In response to the National Institute of Mental Health’s call for research on the use of technology to facilitate the dissemination of evidence-based treatments [54], we developed a technology-enhanced intervention protocol to facilitate CBT treatment of adolescent depression. The program consists of three components, each using technology for a particular purpose: (1) online therapist training, (2) in-session use of tablets for teaching clients CBT concepts and skills, and (3) text messaging for between session homework reminders and self-monitoring. These three components help disseminate training to therapists, help therapists implement CBT with patients more effectively, and improve CBT treatment outcomes, respectively. The goal of this study was to evaluate the feasibility, user satisfaction, and effectiveness of this technology-enhanced approach for treating adolescent depression.



Eighteen licensed clinicians who work with depressed adolescents participated in the study. Clinicians were recruited through advertisements in professional journals and through direct mail (i.e., Psychology today listing of clinicians working with depressed adolescents). Clinicians came from 13 states and various disciplines, including social work (n = 7), clinical or counseling psychology (n = 9), educational psychology (n = 1) and behavioral mental health (n = 1). Fifteen had master’s degrees and three doctoral degrees. The mean age was 44.2 years (range 31–58 years, SD = 8.4), and 56 % (n = 10) were female. Thirteen were Caucasian, four African American, and one was multiracial. Fifteen (83 %) reported some prior exposure to CBT, primarily through group lectures (78 %). None were accredited or formally trained as CBT practitioners. Mean number of years working with adolescents was 12.2 (range 2–20 years, SD = 5.59).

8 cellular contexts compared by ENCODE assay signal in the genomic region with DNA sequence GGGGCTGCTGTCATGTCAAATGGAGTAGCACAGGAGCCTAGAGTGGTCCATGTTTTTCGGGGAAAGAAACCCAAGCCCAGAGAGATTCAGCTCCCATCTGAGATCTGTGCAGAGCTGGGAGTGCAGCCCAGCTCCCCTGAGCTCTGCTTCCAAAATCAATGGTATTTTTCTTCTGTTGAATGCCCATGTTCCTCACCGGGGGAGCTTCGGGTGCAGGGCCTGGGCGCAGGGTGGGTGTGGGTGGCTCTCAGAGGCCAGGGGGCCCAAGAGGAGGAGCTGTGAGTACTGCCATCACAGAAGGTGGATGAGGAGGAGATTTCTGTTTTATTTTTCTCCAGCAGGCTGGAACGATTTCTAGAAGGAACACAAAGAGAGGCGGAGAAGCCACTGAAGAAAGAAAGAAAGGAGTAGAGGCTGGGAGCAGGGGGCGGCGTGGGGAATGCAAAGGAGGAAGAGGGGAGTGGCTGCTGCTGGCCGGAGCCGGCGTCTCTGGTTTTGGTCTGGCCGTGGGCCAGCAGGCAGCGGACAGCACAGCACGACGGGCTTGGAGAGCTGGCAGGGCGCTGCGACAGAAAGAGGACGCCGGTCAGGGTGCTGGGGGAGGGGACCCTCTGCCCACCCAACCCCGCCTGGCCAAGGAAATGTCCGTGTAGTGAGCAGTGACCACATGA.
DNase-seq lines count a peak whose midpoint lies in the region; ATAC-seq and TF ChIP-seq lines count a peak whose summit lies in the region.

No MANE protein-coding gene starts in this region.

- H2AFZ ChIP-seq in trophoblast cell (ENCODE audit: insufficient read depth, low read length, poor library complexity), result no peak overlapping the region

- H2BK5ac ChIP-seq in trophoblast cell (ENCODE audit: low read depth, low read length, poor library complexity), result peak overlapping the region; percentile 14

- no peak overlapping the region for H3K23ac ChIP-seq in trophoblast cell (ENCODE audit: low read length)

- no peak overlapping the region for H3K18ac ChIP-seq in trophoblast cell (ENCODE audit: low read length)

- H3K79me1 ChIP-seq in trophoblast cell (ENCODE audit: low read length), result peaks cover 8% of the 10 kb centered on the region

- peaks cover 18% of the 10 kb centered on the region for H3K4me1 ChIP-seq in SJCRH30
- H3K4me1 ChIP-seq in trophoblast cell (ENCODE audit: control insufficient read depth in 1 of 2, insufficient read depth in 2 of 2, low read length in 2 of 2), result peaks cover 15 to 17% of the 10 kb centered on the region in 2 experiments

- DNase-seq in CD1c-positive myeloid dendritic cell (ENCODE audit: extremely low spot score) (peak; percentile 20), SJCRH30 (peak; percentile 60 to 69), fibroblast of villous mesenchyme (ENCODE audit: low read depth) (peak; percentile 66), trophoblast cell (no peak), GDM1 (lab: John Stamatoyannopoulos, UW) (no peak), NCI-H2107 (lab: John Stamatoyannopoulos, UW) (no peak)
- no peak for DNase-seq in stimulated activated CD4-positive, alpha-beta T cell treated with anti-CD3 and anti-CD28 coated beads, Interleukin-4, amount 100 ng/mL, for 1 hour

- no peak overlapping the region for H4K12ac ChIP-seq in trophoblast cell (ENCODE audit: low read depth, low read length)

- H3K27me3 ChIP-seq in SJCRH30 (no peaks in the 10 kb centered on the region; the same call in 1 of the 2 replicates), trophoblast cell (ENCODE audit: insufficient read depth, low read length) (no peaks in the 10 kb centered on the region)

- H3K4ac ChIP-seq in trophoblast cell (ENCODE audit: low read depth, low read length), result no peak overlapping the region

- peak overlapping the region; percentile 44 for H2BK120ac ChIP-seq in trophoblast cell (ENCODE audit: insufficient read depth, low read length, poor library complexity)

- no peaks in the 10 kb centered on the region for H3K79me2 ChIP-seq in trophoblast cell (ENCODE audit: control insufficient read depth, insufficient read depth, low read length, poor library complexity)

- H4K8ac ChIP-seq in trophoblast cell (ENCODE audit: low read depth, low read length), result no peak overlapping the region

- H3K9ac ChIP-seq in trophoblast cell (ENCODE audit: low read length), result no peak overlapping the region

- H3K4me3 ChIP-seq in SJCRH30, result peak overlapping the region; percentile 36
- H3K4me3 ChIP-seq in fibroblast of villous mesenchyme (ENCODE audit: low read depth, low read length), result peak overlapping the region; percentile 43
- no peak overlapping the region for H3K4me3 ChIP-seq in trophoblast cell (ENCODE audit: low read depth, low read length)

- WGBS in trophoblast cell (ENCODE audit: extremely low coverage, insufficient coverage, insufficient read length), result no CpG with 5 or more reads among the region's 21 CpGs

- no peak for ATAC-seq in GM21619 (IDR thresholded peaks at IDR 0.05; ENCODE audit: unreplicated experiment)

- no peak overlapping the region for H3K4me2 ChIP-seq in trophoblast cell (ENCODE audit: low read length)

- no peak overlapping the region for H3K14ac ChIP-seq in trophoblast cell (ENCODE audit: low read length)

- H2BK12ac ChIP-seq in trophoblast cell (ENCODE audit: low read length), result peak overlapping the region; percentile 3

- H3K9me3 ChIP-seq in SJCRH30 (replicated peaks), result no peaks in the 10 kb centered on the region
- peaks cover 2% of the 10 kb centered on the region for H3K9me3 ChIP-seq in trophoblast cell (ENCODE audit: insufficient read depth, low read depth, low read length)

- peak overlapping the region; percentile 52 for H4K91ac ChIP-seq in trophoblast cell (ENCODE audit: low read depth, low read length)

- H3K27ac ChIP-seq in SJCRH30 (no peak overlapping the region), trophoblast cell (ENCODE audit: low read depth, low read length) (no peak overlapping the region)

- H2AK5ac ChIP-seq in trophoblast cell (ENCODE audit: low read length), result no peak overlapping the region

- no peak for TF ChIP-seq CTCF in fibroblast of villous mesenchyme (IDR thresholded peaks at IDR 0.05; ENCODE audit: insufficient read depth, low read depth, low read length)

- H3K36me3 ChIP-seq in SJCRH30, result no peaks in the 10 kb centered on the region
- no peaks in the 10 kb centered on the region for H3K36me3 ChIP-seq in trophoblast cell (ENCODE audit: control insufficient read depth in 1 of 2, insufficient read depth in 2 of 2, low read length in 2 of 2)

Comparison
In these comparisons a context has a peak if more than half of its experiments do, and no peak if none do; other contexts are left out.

Sixty-five adolescents, aged 12–17 (mean age = 15.4, SD = 1.52) with a DSM-5 mood disorder [major depressive disorder (n = 31), persistent depressive disorder (n = 20), both major and persistent depressive disorders (n = 3), other specified depressive disorder (n = 6), unspecified depressive disorder (n = 5)] and a minimum score of 11 on the quick inventory of depressive symptomatology–adolescent-patient report (QIDS-A-Pat) (mean = 14.5, SD = 3.28, range 10–22) [55] were recruited. Subjects were excluded if they had bipolar disorder, severe conduct disorder, substance dependence, pervasive developmental disorders, thought disorder, severe suicidal/homicidal ideation or behavior requiring inpatient treatment. Diagnoses were determined via clinical interview using a DSM-5 symptom checklist. Non-English speakers and adolescents without daily access to a cell phone were also excluded. Patients represented diverse races and ethnicities, including Caucasian (n = 27), African American (n = 24), American Indian (n = 3), Asian (n = 1), Biracial (n = 5) and other (n = 5). Fifteen percent (n = 10) were Hispanic and two-thirds (n = 43) were female.